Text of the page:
Deforestation is likely to have a far-reaching impact on the biodiversity of the region too, which lies in the broader Xingu ecological corridor — a diverse and important area of conservation in the Amazon. The Triunfo do Xingu area is home to countless species of plants and animals, many of which are are not well-suited to living in areas with higher temperatures and less vegetation. These include the oncilla (Leopardus tigrinus), a wild cat that resembles a miniature jaguar, as well as the Brazilian tapir (Tapirus terrestris) – both species that are listed as vulnerable by the International Union for Conservation of Nature (IUCN). Yet much of the region’s diversity remains unexplored, which means the effects of forest fires and deforestation are not yet fully understood, Poirier noted.

“The biodiversity is so vast and so localized,” he said. “It’s impossible to know how many species have been wiped out by these fires. But there’s a very good chance that we have been witnessing extinction in these flames.”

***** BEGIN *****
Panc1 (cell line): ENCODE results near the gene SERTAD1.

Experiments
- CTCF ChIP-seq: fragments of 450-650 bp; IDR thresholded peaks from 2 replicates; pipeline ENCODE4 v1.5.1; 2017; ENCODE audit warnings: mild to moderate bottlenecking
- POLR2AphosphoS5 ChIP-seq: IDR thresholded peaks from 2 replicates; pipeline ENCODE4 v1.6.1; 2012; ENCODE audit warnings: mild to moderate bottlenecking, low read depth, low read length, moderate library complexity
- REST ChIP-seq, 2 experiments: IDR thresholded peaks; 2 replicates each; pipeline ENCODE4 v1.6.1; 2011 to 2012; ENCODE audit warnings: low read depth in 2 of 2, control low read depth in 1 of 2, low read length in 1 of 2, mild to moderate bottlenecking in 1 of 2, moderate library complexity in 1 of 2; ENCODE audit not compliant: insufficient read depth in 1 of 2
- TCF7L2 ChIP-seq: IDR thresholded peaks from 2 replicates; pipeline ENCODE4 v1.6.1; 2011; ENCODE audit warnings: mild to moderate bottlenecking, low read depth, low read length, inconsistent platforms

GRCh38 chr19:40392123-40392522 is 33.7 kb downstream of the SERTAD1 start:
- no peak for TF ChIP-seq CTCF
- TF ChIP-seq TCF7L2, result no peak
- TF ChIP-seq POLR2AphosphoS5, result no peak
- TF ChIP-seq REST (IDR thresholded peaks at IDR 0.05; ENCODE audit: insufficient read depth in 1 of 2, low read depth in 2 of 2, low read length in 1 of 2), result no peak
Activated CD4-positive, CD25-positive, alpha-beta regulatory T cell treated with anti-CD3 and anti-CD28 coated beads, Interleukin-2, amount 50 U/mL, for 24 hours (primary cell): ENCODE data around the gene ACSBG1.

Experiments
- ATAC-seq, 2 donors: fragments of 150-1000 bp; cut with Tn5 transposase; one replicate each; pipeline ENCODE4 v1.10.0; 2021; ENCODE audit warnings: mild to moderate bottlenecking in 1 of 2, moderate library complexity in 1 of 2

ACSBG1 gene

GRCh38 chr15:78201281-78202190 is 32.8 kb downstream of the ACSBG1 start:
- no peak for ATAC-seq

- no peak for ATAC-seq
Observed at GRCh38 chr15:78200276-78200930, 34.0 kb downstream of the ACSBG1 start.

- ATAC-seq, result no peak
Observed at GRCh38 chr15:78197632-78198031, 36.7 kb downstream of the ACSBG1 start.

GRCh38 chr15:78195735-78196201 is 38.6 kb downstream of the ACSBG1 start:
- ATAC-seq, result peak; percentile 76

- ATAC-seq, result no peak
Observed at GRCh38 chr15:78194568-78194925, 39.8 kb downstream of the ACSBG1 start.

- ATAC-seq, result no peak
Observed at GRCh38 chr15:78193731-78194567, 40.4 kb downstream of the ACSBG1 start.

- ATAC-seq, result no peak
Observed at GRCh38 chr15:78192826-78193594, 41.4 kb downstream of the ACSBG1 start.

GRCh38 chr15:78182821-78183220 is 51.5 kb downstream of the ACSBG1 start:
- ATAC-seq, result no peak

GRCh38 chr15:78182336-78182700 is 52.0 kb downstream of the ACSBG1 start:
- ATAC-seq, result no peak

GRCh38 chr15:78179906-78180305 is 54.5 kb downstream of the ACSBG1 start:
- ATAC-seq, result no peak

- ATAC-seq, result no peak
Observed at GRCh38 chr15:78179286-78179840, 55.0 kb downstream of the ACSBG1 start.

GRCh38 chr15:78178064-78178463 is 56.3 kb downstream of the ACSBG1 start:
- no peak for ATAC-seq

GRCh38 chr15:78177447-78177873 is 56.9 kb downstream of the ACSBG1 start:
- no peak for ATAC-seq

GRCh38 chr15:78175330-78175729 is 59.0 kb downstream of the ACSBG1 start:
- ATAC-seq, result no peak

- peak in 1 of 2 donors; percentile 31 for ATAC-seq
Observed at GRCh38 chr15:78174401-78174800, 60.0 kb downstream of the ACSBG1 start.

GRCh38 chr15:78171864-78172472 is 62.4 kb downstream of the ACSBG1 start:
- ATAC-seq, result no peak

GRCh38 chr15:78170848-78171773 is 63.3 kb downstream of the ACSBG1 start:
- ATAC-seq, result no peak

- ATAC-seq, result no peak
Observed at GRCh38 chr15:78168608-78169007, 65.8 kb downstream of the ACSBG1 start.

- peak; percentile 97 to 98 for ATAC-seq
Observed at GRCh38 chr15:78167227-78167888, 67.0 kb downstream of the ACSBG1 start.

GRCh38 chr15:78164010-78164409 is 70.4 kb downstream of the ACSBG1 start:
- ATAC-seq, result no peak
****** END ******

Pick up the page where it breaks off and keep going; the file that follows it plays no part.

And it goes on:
Banner image: A fire burns through rainforest in APA Triunfo do Xingu. Photo by Ana Ionova for Mongabay.

Data citation: Hansen, M.C., A. Krylov, A. Tyukavina, P.V. Potapov, S. Turubanova, B. Zutta, S. Ifo, B. Margono, F. Stolle, and R. Moore. 2016. Humid tropical forest disturbance alerts using Landsat data. Environmental Research Letters, 11 (3). Accessed through Global Forest Watch on [date]. www.globalforestwatch.org

Editor’s note: This story was powered by Places to Watch, a Global Forest Watch (GFW) initiative designed to quickly identify concerning forest loss around the world and catalyze further investigation of these areas. Places to Watch draws on a combination of near-real-time satellite data, automated algorithms and field intelligence to identify new areas on a monthly basis. In partnership with Mongabay, GFW is supporting data-driven journalism by providing data and maps generated by Places to Watch. Mongabay maintains complete editorial independence over the stories reported using this data.

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Article published by Morgan Erickson-Davis